"You...you are the spirit? The final spirit?"

The figure merely raised one arm and pointed. It was hard to see, but to Scrooge it almost looked like the hand was not a hand at all, but more like a skeleton. Now he was terrified. Slowly he turned to look in the direction indicated.

A man was crouched in a doorway, apparently trying to keep warm. It must not be working very well because he was shivering. From time to time he would cough violently.

As Scrooge watched, a policeman approached the man in the doorway. "C'mon buddy, you can't sleep here," the cop said, prodding the coughing man with his nightstick.

"I'm not a bum," the man said, turning with a defiant look at the cop.

"Sure, right. Whatever you say bub. Now move along."

"I'm NOT a bum. I'm a software developer!"

"Right," the policeman said.

"It's true. It's TRUE! I'm just out of work. My company, they laid everyone off. I was the best VB6 programmer there, but another company came along with a hosted web version and we LOST ALL OUR CUSTOMERS!" His voice rose to a shriek.

"I lost everything. EVERYTHING! My son, my baby boy--Tiny Tim--he died when our medical insurance ran out. My wife left me for a QA engineer at Amazon." Another prod with the nightstick. Slowly he began to gather his belongings and pile them in a shopping cart. "If only I'd learned C#," he said to himself as he shuffled off, the cop following behind.

As he passed under a streetlight his face came into the light and Scrooge gasped. It was his employee Bob Cratchit! He turned to the spirit to say something but a screech filled his mind--a sound more felt than heard. In pain he closed his eyes, and when he reopened them he found himself in a different place.

At first he couldn't tell where he was, for a dense fog obscured everything. He clearly wasn't in the city, because there was muddy grass under his feet. A bit of wind blew the fog away for a minute and to his horror he saw he was in a graveyard.

"O Spirit! Why hast thou brought me to such a dismal place? Surely this has nothing to do with me?" he asked.

The spirit pointed again. A grave, recently filled in from the look of it. A small headstone he couldn't read. He shook with dread.

"Do not, I beg you, do not make me look O Spirit of Software Future! Just let me go home and to my bed!"

Another screech, more painful than the first. He knew he had to get closer. The headstone was covered in wet leaves. Scraping them off he saw the inscription carved into the marble: it was his own name. Fluttering in the slight breeze on the mound was a newspaper--he picked it up slowly and read:


The news report said he had allowed a hack on his application, resulting in the loss of private data like social security numbers and credit card info on millions of people. He was being investigated by the FBI and had been charged with multiple crimes. They blamed it on the age of his application, the lack of maintenance and resulting vulnerabilities to an Eastern European criminal organization. The report further said he had died of an apparent heart attack two day after being formally charged and confined to house arrest. The paper quoted an unidentified victim as saying "Good riddance" on hearing of his death.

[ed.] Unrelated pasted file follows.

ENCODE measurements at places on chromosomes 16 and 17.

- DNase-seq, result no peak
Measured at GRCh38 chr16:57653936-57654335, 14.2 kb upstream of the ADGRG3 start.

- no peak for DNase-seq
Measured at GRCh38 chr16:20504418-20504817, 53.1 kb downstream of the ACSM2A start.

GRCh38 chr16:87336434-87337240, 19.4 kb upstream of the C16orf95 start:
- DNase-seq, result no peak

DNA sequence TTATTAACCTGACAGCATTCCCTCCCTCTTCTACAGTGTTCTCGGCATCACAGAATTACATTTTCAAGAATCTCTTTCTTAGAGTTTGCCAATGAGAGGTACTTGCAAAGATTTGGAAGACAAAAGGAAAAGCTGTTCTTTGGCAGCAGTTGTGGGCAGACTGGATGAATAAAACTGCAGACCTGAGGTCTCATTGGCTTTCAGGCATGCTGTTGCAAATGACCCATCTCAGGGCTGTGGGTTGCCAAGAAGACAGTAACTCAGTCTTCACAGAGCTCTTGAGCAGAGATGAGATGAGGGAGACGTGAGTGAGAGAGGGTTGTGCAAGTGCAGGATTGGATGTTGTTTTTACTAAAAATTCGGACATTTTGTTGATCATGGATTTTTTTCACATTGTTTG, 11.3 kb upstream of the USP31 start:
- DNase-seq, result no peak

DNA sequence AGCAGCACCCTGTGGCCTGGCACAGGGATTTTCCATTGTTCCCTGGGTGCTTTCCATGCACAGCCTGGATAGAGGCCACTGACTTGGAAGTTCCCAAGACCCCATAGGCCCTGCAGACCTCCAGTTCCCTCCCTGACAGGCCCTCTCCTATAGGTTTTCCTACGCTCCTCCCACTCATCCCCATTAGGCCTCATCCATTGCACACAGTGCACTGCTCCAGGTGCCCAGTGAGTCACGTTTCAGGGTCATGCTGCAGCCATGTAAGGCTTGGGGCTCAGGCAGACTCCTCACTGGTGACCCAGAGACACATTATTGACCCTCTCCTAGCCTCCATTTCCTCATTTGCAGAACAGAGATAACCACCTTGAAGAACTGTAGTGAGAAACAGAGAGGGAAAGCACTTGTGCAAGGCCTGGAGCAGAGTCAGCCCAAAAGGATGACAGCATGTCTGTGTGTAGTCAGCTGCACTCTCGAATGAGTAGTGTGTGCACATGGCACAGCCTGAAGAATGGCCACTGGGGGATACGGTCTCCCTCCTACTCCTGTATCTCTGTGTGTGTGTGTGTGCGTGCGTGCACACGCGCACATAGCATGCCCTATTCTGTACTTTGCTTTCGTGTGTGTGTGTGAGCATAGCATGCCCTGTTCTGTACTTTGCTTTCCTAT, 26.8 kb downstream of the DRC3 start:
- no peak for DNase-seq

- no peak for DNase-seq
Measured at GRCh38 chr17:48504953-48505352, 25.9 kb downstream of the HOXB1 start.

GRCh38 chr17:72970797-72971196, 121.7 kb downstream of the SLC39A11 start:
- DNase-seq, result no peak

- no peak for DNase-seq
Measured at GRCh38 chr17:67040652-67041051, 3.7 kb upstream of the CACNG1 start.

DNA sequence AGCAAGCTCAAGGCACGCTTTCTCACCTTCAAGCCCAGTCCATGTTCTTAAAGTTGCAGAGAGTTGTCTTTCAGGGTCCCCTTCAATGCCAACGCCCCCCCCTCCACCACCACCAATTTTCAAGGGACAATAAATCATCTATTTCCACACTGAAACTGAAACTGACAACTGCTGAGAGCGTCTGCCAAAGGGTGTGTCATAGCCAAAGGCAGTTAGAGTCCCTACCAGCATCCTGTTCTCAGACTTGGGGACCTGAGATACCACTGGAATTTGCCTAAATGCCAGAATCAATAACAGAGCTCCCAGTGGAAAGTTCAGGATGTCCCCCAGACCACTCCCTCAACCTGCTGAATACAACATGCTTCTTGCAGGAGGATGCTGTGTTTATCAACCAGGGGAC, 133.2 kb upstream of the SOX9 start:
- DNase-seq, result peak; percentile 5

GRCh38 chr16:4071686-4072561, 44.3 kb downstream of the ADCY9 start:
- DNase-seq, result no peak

His face drained of blood, Scrooge turned to the hooded figure.

"O Spirit, say this isn't my future! Surely this isn't carved in stone."

Even as he said it, the irony crossed his mind.

"I will change. I swear it. I see now that my refusal to modernize my code, my platforms, and my people will only lead to misery and even death." Tears ran down his cheeks. "Please Spirit! Say this isn't the only path! Say it isn't!" Sobbing, he fell to his knees, clutching the paper with its dreadful news. "Please, oh please!" The world seemed to spin again and he fell face forward into the mud.


Sunlight--that rare thing in Seattle in December--poured through the window and fell on Scrooge's face, creeping up as the sun climbed until the rays fell full on his closed eyes, waking him. For a brief moment he stretched and yawned, then the memory of his nighttime adventures came back with a rush, including the terrible ending to his, what? Dream? Time travel? Actual visits by ghosts? He stood up, noticing that the day was extra bright due to the unusual coating of snow on every surface outside, turning the city into a kind of magical fairyland.

"Humbug," he thought to himself as he headed for the door and the coffeepot. "Just a bad..."

And then he saw it.

On the floor, beneath the table.

A floppy disk.

Stunned, he stared at it, frozen. So it hadn't been a dream.

And then he made up his mind.

Scrooge brushed his teeth, made coffee, and opened his laptop. He ordered five books on Amazon.com, signed his entire development team up for three separate training classes on Agile and Scrum, and opened Google up to a search screen and typed: Modernize VB6 to HTML.

And found www.mobilize.net.

Merry Christmas from all of us.







Topics:application modernizationWebMAP


Subscribe to Mobilize.Net Blog